Senate Democrats seem to think they’ve found a damning witness against Brett Kavanaugh in 2018: Brett Kavanaugh in 2006.

At his confirmation hearing Wednesday before the Senate Judiciary Committee, Democratic senators confronted Kavanaugh with statements he’d made at a previous confirmation hearing for the DC Circuit Court 12 years ago.

Senators repeatedly suggested he misled the committee in 2006 on issues that ranged from the Bush administration’s detention of enemy combatants to his awareness of an email hack that affected Judiciary Committee Democrats.

By calling out alleged inconsistencies between his 2006 statements and documentation that has been unearthed since, Democrats sought to damage Kavanaugh’s credibility and paint him as a judge who’s ethically somewhat slippery.

Pinning down more of these possible inconsistencies is one of the main reasons Democrats have been pushing the fight for documents. Additional emails and memos from Kavanaugh’s time in the Bush White House could expose more details regarding his involvement on issues like torture policy, they argue.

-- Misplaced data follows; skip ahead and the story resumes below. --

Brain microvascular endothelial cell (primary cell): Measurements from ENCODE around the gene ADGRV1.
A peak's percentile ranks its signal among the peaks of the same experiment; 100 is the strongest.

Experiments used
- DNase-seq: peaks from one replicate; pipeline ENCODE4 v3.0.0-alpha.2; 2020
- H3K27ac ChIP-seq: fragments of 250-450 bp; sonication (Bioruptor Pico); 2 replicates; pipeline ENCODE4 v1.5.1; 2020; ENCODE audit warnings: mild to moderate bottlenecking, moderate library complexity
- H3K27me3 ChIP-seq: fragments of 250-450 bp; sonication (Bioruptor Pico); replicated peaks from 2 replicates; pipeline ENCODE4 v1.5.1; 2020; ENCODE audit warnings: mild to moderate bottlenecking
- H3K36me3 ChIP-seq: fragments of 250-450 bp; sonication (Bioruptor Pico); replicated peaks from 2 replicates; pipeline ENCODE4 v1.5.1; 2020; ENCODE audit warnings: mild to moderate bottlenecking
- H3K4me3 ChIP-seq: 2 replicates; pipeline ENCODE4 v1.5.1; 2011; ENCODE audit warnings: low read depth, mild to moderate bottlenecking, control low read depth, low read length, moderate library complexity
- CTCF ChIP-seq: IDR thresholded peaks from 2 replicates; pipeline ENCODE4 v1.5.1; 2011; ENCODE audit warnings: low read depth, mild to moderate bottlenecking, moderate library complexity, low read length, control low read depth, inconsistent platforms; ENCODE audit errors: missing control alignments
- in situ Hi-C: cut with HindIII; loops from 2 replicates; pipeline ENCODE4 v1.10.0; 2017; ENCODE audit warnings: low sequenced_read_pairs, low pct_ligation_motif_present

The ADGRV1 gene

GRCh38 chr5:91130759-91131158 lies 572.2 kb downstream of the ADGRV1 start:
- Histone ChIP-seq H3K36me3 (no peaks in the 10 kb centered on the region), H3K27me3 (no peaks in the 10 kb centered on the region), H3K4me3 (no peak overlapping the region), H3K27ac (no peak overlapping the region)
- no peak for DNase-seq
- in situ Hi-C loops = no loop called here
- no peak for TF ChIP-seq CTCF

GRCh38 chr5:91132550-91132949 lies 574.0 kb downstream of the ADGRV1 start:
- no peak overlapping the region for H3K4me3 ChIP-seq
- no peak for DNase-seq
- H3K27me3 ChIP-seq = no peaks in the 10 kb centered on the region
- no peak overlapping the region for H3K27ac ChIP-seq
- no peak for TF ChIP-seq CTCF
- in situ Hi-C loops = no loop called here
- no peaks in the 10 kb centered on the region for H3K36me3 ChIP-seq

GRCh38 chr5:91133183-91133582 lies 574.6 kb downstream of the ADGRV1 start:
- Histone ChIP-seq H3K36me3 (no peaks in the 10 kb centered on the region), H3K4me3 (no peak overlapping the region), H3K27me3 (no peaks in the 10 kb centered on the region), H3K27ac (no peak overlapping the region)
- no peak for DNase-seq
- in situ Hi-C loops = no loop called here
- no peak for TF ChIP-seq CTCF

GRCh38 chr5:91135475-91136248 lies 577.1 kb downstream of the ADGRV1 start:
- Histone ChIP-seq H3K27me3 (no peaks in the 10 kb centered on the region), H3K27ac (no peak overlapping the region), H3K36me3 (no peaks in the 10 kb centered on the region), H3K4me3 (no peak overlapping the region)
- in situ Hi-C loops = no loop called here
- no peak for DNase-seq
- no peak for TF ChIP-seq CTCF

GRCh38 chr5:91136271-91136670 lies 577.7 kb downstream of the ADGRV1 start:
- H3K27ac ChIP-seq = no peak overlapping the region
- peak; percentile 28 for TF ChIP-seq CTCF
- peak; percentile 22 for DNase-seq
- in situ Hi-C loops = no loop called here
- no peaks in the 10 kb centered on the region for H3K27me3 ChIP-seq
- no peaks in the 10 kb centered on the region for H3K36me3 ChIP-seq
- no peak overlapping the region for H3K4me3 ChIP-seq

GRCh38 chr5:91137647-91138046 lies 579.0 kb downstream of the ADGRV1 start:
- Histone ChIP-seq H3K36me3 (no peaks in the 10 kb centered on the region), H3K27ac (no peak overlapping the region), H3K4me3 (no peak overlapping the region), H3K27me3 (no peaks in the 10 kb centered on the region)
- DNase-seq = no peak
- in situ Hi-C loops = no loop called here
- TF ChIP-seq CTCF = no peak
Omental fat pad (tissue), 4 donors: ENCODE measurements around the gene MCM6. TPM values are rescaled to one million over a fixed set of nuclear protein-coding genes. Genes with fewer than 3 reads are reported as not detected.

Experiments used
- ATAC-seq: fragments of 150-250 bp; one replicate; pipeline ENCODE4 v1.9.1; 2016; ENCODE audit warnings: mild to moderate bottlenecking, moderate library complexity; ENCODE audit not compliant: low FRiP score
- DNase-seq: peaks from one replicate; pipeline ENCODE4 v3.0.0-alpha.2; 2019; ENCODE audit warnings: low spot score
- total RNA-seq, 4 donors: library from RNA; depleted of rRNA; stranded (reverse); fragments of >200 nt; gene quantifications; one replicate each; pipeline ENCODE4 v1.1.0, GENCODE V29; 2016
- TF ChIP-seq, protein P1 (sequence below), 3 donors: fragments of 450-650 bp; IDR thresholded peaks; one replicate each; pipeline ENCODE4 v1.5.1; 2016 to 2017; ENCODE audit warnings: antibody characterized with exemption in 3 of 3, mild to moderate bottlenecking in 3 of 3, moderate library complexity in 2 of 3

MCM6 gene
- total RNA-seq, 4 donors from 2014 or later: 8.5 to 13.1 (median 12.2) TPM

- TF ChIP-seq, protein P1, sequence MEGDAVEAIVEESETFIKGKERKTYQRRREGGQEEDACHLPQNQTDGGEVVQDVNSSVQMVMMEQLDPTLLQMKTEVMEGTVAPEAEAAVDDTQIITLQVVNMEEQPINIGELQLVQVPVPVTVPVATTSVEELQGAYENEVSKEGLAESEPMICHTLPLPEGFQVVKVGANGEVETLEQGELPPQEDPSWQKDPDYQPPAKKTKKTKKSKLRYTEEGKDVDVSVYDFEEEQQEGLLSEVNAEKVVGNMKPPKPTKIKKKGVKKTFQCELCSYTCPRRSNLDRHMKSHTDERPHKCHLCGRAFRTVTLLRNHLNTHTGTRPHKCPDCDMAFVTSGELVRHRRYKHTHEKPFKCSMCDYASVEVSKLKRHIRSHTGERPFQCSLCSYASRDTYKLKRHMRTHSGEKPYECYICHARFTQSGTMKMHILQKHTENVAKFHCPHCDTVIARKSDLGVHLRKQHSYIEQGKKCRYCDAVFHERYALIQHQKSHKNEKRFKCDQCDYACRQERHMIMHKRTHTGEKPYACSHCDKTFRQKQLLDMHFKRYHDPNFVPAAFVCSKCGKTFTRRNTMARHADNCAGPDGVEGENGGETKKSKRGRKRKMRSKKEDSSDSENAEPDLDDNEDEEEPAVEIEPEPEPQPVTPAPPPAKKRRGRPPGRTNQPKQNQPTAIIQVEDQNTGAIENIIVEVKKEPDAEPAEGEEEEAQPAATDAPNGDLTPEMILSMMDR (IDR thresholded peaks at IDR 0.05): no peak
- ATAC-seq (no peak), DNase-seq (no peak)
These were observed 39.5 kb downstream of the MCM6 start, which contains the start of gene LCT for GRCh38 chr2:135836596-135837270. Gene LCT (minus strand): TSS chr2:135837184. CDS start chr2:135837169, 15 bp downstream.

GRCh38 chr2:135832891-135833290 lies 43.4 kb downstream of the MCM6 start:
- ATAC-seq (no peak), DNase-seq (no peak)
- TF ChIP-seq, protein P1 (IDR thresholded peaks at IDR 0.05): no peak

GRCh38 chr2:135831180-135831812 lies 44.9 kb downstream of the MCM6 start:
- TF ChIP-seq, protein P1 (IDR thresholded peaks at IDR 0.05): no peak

Kavanaugh held firm that he’d told the truth before the committee in 2006. But the fight over his past testimony is ultimately another example of Democrats’ argument that Kavanaugh’s vetting process has been anything but open — an argument they’ve revisited frequently throughout the two days of confirmation hearings.

Kavanaugh’s 2006 confirmation focused heavily on what he knew about legal justifications for torture

Kavanaugh’s appointment to the DC Circuit Court of Appeals followed a lengthy stint at the George W. Bush White House, where he served as White House counsel from 2001 to 2003 and staff secretary between 2003 and 2006. As a result, much of his 2006 confirmation focused on his work with the administration, with lawmakers putting forth questions about his knowledge of the White House’s controversial wiretapping program and detainee policies. He was ultimately recommended for confirmation in 2006 by a narrow 10-8 committee vote.

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